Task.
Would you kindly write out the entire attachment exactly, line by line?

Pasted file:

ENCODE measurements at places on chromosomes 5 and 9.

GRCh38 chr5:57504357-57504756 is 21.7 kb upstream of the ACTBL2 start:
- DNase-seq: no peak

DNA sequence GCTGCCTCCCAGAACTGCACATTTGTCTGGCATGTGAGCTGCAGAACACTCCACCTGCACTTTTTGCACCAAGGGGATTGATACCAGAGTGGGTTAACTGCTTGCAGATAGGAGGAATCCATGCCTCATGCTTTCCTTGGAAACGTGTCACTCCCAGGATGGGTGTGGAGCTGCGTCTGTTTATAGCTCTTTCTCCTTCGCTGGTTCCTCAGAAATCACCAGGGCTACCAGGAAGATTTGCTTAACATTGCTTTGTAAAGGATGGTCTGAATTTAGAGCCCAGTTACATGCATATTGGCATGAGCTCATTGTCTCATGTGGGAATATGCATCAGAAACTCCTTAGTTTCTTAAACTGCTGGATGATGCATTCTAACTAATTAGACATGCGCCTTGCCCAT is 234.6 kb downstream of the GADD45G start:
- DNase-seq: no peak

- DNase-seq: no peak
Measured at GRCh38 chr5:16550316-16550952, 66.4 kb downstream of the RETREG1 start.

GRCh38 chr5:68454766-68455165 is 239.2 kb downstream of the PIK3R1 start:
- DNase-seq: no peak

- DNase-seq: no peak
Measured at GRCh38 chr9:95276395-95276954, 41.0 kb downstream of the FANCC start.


ENCODE measurements at places on chromosomes 5 and 9.

GRCh38 chr5:57504357-57504756 is 21.7 kb upstream of the ACTBL2 start:
- DNase-seq: no peak

DNA sequence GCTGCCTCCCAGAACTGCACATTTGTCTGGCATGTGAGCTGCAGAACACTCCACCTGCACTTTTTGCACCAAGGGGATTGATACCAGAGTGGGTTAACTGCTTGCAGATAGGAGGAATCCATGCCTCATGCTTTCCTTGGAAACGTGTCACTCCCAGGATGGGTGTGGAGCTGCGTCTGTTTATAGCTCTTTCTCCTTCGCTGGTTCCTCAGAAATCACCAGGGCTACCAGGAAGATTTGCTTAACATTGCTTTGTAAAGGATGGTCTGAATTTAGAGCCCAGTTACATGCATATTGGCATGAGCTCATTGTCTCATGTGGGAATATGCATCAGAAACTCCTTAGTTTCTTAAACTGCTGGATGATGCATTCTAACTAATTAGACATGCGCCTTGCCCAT is 234.6 kb downstream of the GADD45G start:
- DNase-seq: no peak

- DNase-seq: no peak
Measured at GRCh38 chr5:16550316-16550952, 66.4 kb downstream of the RETREG1 start.

GRCh38 chr5:68454766-68455165 is 239.2 kb downstream of the PIK3R1 start:
- DNase-seq: no peak

- DNase-seq: no peak
Measured at GRCh38 chr9:95276395-95276954, 41.0 kb downstream of the FANCC start.